A group of Canadians have honed in on Portales residents in an attempt to dupe them out of their cash with promises they’ve won the Canadian lottery.
Portales Police Capt. Lonnie Berry said seven Portales residents have complained in the past month they’ve received phone calls from Canadians asking them to send between $1,000 and $3,000 to pay off taxes for their prizes.
The Canadians then promise to send hundreds of thousands of dollars as a reward.
On Monday, Berry said he received two complaints and one woman was seriously considering sending money to Canada.
“It’s just a scam and the basic rule is this: Anytime you win a prize you never have to pay for it,” Berry said.
Berry said he will contact law enforcement agencies in Canada with any tips he’s received from Portales residents.
He said a similar scam occurred a few years ago, and a Portales woman lost thousands of dollars as a result.
Officials with the New Mexico Attorney General’s office say the Canadian scam is common, as is another scam commonly know as the Nigerian scam.
“If somebody says you’ve won a lottery, the first thing you should ask yourself is did you enter — and if you didn’t hang up,” said Sam Thompson, a public information officer for the AG’s office. “A legitimate lottery will never make you pay to collect your winnings.”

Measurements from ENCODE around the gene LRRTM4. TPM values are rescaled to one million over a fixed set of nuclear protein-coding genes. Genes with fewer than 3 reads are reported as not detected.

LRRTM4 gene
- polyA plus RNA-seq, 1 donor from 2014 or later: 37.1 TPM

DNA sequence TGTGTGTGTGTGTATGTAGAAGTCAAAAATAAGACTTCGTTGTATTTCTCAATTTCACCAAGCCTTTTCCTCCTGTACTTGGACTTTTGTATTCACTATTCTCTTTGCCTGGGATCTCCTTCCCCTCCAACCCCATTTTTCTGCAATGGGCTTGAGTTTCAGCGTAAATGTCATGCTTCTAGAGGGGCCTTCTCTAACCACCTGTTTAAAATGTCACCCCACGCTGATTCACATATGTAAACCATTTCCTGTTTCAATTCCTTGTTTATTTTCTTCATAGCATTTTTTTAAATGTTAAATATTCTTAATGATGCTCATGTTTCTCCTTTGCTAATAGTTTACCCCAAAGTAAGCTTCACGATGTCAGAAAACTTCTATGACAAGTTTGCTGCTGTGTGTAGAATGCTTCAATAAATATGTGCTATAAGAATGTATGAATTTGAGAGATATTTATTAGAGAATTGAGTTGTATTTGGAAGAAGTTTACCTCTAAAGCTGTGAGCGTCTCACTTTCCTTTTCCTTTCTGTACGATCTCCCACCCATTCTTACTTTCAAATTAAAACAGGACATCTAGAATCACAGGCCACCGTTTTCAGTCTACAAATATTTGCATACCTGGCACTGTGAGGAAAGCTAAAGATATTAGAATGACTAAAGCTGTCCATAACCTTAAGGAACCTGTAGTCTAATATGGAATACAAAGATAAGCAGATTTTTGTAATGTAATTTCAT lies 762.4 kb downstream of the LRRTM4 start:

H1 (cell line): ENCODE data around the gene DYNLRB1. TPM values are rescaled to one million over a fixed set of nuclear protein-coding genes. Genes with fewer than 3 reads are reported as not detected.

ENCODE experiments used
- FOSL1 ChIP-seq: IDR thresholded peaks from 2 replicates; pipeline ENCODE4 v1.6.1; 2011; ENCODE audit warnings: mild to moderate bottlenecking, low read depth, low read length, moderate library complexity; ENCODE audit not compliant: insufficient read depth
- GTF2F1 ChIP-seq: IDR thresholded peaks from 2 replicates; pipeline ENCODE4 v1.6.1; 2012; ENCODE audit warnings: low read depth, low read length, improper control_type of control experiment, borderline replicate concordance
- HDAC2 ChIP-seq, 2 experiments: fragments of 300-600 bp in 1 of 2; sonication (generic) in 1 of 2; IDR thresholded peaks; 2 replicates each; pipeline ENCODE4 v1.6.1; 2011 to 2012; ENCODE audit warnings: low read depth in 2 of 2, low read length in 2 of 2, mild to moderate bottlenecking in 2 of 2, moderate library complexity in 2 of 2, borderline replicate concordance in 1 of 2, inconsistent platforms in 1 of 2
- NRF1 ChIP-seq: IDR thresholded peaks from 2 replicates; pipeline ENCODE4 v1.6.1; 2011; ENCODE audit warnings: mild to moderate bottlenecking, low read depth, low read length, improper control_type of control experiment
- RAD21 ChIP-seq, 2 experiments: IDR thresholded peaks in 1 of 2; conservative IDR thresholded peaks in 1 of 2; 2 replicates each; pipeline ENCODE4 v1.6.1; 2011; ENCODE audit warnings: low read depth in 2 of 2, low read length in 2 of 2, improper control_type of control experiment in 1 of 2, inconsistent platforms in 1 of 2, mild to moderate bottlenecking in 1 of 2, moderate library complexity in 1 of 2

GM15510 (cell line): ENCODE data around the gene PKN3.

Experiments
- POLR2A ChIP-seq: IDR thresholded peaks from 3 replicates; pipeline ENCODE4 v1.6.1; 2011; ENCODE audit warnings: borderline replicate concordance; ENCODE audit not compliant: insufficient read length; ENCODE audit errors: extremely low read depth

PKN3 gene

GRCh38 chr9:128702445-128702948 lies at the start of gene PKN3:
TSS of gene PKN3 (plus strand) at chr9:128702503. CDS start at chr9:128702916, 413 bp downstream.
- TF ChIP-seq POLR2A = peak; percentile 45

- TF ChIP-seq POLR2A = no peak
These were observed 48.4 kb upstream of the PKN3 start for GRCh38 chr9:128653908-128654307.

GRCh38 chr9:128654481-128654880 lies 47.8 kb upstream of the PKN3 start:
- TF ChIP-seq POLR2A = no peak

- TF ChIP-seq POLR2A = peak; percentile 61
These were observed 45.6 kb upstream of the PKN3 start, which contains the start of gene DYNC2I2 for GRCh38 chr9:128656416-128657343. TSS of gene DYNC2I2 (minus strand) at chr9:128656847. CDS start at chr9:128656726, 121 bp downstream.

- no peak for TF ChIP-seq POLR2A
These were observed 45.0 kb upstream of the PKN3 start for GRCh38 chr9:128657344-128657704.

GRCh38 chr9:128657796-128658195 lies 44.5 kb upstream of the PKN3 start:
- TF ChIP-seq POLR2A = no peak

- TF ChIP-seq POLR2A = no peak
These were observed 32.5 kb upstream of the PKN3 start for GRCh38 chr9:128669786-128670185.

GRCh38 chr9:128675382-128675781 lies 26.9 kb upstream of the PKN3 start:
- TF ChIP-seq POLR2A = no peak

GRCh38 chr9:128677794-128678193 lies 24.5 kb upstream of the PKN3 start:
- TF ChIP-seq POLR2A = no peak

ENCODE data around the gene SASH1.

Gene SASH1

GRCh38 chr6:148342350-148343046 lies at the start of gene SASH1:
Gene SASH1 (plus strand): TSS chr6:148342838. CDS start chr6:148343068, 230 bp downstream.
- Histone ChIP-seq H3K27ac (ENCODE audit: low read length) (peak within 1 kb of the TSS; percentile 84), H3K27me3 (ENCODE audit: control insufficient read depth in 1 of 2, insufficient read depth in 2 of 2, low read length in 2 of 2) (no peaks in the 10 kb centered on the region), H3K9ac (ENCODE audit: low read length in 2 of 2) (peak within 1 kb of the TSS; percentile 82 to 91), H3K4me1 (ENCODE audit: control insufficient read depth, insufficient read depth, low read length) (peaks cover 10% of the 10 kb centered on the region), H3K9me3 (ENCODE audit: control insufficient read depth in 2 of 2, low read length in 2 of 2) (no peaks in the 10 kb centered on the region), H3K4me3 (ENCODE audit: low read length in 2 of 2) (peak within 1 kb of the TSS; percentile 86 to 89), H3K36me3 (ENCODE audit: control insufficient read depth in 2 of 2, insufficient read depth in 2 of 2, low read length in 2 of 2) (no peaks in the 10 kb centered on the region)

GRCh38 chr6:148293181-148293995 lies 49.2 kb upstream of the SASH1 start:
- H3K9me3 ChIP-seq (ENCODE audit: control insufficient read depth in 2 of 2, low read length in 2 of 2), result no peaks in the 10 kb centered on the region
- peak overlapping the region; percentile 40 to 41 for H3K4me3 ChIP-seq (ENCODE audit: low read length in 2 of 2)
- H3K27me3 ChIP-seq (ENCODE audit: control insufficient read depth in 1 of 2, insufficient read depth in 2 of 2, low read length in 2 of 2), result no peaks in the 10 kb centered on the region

The Nigerian scam, according to 9th Judicial District Attorney Brett Carter, involves a letter typically sent via fax or e-mail asking for a person’s bank account number to deposit hundreds of millions of dollars.
The sender claims to be from Nigeria and excessively rich, but can’t deposit money into their own account because they’re in hiding. They typically promise to give a portion of their reserve if the person relinquishes their bank account number. Once relinquished, the account is drained, Carter said.
Carter said he receives about two scam letters a week people in Clovis have received via fax or e-mail. He advises people contact the local law enforcement agency if they’ve been contacted by such scam artists.
“I think they target one community, and then they wait, and if they get a few people who respond then they move on … close down shop so they can’t be tracked,” Carter said.
Thompson suggests people receiving scam-related e-mails to forward the copy to uce.ftc.gov, a reporting agency for scams. People who receive calls from Canadian scam artists should report the call to Canadian Phone Busters at 1-888-495-8501.